Negative D-dimer testing excludes pulmonary embolism in non-high risk patients in the emergency department.

Research paper by John B JB Harringa, Rebecca L RL Bracken, Scott K SK Nagle, Mark L ML Schiebler, Michael S MS Pulia, James E JE Svenson, Michael D MD Repplinger

Indexed on: 25 Jan '17Published on: 25 Jan '17Published in: Emergency radiology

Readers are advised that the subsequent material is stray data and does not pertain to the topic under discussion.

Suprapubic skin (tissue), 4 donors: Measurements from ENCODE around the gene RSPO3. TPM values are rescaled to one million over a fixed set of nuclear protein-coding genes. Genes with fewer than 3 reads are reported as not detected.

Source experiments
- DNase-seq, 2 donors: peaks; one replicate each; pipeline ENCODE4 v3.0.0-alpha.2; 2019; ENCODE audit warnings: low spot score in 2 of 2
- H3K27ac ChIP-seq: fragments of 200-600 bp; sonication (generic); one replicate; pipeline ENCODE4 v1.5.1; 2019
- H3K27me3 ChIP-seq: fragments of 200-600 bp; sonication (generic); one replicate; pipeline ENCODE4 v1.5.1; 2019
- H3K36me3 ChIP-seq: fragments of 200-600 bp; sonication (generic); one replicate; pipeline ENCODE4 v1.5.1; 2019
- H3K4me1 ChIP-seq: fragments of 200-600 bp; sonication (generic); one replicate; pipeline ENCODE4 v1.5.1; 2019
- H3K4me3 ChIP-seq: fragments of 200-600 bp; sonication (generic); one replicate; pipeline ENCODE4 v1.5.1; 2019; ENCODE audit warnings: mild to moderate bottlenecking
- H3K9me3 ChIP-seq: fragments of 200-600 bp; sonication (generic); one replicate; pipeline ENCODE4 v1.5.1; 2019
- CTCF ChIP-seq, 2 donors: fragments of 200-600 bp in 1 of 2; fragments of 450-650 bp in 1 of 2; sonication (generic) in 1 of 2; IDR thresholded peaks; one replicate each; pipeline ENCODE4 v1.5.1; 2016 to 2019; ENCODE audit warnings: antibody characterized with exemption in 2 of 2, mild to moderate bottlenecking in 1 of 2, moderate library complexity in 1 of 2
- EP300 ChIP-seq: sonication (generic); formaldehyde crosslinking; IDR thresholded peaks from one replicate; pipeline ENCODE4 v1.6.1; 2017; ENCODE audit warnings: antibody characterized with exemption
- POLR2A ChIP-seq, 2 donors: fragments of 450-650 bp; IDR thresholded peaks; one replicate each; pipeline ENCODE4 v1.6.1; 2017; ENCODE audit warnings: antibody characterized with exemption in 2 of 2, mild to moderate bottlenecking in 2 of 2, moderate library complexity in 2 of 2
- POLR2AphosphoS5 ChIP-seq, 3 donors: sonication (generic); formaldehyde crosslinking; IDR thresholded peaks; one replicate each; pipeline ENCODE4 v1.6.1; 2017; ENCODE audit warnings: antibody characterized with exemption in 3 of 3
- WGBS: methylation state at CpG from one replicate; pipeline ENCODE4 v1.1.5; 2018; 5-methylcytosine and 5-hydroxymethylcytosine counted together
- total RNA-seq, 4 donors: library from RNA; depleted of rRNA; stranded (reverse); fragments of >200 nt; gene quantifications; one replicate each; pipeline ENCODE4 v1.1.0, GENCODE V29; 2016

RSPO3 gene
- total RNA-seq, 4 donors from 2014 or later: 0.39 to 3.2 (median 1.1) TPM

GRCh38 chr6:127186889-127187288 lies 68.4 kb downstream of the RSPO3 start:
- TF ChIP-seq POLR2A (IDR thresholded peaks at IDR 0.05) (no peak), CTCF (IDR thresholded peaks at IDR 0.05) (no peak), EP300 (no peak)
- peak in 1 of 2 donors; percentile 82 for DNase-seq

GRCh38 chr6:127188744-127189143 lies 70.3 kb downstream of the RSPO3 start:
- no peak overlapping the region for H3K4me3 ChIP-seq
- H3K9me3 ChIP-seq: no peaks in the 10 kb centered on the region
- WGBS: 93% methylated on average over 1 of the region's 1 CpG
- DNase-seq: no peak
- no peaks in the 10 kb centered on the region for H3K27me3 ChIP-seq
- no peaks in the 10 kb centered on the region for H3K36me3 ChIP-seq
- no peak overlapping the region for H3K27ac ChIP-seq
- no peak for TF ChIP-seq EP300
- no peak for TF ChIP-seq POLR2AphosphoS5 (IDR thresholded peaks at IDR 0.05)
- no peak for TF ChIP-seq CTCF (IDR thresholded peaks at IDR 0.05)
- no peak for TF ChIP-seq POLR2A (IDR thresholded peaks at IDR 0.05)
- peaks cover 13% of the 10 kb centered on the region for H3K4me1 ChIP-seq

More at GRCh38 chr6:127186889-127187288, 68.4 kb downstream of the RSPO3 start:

The purpose of this study was to assess the ability of d-dimer testing to obviate the need for cross-sectional imaging for patients at "non-high risk" for pulmonary embolism (PE).This is a retrospective study of emergency department patients at an academic medical center who underwent cross-sectional imaging (MRA or CTA) to evaluate for PE from 2008 to 2013. The primary outcome was the NPV of d-dimer testing when used in conjunction with clinical decision instruments (CDIs = Wells', Revised Geneva, and Simplified Revised Geneva Scores). The reference standard for PE status included image test results and a 6-month chart review follow-up for venous thromboembolism as a proxy for false negative imaging. Secondary analyses included ROC curves for each CDI and calculation of PE prevalence in each risk stratum.Of 459 patients, 41 (8.9%) had PE. None of the 76 patients (16.6%) with negative d-dimer results had PE. Thus, d-dimer testing had 100% sensitivity and NPV, and there were no differences in CDI performance. Similarly, when evaluated independently of d-dimer results, no CDI outperformed the others (areas under the ROC curves ranged 0.53-0.55). There was a significantly higher PE prevalence in the high versus "non-high risk" groups when stratified by the Wells' Score (p = 0.03).Negative d-dimer testing excluded PE in our retrospective cohort. Each CDI had similar NPVs, whether analyzed in conjunction with or independently of d-dimer results. Our results confirm that PE can be safely excluded in patients with "non-high risk" CDI scores and a negative d-dimer.